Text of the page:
AFFECTION in Classic Quotes

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Quotes from Moby Dick by Herman Melville
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 Current Search - affection in Moby Dick
1  It was curious and not unpleasing, how Peleg and Bildad were affected at this juncture, especially Captain Bildad.
Moby Dick By Herman Melville
Get Context   In CHAPTER 22. Merry Christmas.
2  Espying the mate drawing near as he was toiling at the pump with the rest, the Lakeman affected not to notice him, but unawed, went on with his gay banterings.
Moby Dick By Herman Melville
Get Context   In CHAPTER 54. The Town-Ho's Story.
3  Yet, for all his hardy sobriety and fortitude, there were certain qualities in him which at times affected, and in some cases seemed well nigh to overbalance all the rest.
Moby Dick By Herman Melville
Get Context   In CHAPTER 26. Knights and Squires.
4  By the best authorities, he has always been considered a most trustworthy and unexaggerating historian, except in some one or two particulars, not at all affecting the matter presently to be mentioned.
Moby Dick By Herman Melville
Get Context   In CHAPTER 45. The Affidavit.
5  Besides, the English whalers sometimes affect a kind of metropolitan superiority over the American whalers; regarding the long, lean Nantucketer, with his nondescript provincialisms, as a sort of sea-peasant.
Moby Dick By Herman Melville
Get Context   In CHAPTER 53. The Gam.
6  The truth is, that living or dead, if but decently treated, whales as a species are by no means creatures of ill odor; nor can whalemen be recognised, as the people of the middle ages affected to detect a Jew in the company, by the nose.
Moby Dick By Herman Melville
Get Context   In CHAPTER 92. Ambergris.
7  To this, in substance, he replied, that though what I hinted was true enough, yet he had a particular affection for his own harpoon, because it was of assured stuff, well tried in many a mortal combat, and deeply intimate with the hearts of whales.
Moby Dick By Herman Melville
Get Context   In CHAPTER 13. Wheelbarrow.
8  So powerfully did the whole grim aspect of Ahab affect me, and the livid brand which streaked it, that for the first few moments I hardly noted that not a little of this overbearing grimness was owing to the barbaric white leg upon which he partly stood.
Moby Dick By Herman Melville
Get Context   In CHAPTER 28. Ahab.
9  But in either case, the needle never again, of itself, recovers the original virtue thus marred or lost; and if the binnacle compasses be affected, the same fate reaches all the others that may be in the ship; even were the lowermost one inserted into the kelson.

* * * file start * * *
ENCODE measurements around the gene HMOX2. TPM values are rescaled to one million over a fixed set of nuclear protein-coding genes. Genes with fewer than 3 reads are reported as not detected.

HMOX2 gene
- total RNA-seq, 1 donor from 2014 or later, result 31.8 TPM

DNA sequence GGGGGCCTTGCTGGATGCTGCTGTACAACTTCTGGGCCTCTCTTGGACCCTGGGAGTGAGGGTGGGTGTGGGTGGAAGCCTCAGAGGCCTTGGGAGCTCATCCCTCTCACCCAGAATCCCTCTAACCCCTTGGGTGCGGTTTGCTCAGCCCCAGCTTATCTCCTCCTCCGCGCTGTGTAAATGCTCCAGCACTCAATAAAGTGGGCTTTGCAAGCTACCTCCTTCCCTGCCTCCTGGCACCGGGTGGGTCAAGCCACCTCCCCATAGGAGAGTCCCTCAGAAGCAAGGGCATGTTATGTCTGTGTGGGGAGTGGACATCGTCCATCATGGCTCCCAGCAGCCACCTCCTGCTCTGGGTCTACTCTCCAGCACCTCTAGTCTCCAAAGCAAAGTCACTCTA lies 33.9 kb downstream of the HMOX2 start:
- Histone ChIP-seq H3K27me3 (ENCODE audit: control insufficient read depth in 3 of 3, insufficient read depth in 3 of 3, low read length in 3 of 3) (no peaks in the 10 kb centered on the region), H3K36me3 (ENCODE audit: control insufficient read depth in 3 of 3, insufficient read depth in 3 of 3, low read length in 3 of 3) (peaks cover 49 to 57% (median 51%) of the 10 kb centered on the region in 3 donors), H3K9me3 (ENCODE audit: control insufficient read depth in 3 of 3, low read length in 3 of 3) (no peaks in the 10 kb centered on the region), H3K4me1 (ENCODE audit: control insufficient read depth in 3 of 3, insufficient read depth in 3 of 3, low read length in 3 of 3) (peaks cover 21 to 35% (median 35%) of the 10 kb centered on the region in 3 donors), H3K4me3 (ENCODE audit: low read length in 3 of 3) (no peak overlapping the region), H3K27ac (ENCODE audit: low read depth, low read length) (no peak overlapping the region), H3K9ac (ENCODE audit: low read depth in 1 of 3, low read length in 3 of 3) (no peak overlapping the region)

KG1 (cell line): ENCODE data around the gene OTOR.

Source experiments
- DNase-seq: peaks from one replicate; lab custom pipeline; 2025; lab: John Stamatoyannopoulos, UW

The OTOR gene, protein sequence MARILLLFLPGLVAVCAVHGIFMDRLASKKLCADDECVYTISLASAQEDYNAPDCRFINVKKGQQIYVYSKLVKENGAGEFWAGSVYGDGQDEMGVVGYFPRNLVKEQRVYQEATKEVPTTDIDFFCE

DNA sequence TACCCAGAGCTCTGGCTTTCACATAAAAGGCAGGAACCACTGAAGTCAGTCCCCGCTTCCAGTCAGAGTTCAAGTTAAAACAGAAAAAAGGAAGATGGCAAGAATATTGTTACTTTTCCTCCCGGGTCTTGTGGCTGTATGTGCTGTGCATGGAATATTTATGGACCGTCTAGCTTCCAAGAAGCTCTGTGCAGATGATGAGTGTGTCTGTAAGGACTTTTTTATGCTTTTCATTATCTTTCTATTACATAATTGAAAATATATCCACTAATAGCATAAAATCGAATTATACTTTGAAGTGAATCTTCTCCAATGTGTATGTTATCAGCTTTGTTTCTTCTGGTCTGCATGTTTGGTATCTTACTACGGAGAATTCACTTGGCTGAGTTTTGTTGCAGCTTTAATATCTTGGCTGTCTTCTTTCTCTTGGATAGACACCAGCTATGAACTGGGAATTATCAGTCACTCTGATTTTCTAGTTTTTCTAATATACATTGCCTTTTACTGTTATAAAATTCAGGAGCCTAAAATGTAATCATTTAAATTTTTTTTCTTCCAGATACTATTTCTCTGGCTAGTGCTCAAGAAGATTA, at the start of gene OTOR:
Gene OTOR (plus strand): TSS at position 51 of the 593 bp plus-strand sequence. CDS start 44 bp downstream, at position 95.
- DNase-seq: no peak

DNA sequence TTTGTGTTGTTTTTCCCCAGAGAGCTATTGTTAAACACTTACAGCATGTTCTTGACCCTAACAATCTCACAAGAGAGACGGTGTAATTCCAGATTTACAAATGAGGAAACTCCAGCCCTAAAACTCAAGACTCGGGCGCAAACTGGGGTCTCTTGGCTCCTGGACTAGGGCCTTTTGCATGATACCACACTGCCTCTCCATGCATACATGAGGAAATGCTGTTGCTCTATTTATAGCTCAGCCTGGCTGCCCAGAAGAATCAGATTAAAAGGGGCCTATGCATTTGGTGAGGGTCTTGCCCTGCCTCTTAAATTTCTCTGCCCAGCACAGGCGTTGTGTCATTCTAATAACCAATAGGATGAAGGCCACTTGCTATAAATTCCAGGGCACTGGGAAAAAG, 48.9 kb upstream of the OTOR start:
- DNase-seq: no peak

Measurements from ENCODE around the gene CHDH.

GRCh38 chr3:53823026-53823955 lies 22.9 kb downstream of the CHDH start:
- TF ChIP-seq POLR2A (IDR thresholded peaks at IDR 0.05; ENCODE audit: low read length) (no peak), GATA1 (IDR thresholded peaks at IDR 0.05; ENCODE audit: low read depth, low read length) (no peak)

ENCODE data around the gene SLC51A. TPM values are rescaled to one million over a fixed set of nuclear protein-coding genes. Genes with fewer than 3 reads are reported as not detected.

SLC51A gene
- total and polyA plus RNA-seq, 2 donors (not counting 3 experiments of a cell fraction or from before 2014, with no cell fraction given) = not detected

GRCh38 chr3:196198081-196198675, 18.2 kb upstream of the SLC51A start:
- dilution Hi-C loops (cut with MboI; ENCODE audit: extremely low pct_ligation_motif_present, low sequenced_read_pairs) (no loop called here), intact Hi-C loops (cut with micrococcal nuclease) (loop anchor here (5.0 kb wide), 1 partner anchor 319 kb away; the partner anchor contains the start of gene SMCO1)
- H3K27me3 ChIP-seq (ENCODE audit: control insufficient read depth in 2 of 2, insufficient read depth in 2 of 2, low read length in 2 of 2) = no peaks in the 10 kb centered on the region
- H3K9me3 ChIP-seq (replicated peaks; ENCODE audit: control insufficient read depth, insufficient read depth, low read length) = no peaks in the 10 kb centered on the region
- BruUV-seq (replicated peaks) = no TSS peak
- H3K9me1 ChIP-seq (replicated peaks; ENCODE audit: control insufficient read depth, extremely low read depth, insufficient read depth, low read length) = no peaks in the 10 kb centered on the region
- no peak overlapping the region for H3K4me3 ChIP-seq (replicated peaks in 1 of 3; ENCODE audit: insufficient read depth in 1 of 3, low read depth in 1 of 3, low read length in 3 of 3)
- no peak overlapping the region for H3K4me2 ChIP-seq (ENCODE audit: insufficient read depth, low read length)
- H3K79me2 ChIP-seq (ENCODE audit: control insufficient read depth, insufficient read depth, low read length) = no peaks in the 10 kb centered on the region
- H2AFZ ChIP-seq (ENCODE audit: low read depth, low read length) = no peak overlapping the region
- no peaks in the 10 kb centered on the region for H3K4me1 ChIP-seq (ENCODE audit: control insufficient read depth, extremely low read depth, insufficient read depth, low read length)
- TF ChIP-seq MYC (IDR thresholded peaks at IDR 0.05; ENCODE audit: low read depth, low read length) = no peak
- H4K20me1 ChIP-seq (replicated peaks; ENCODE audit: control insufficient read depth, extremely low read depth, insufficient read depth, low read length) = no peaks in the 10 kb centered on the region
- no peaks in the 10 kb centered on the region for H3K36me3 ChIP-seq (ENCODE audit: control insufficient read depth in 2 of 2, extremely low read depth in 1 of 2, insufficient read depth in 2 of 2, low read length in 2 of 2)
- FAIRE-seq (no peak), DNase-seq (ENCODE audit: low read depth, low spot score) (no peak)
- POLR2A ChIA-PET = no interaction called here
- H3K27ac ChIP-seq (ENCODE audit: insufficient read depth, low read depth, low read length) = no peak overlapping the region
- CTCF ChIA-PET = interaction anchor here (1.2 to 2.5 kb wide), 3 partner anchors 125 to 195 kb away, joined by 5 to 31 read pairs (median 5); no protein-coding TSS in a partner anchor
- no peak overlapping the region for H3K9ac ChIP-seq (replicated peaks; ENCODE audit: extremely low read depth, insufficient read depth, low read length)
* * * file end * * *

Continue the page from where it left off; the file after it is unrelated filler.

Moby Dick By Herman Melville
Get Context   In CHAPTER 124. The Needle.
10  And since the nose is the central and most conspicuous of the features; and since it perhaps most modifies and finally controls their combined expression; hence it would seem that its entire absence, as an external appendage, must very largely affect the countenance of the whale.
Moby Dick By Herman Melville
Get Context   In CHAPTER 79. The Prairie.
11  But did you deeply scan him in his more secret confidential hours; when he thought no glance but one was on him; then you would have seen that even as Ahab's eyes so awed the crew's, the inscrutable Parsee's glance awed his; or somehow, at least, in some wild way, at times affected it.
Moby Dick By Herman Melville
Get Context   In CHAPTER 130. The Hat.
12  But this only the more affected some of them, because most mariners cherish a very superstitious feeling about seals, arising not only from their peculiar tones when in distress, but also from the human look of their round heads and semi-intelligent faces, seen peeringly uprising from the water alongside.
Moby Dick By Herman Melville
Get Context   In CHAPTER 126. The Life-Buoy.
13  To all this I joyously assented; for besides the affection I now felt for Queequeg, he was an experienced harpooneer, and as such, could not fail to be of great usefulness to one, who, like me, was wholly ignorant of the mysteries of whaling, though well acquainted with the sea, as known to merchant seamen.
Moby Dick By Herman Melville
Get Context   In CHAPTER 12. Biographical.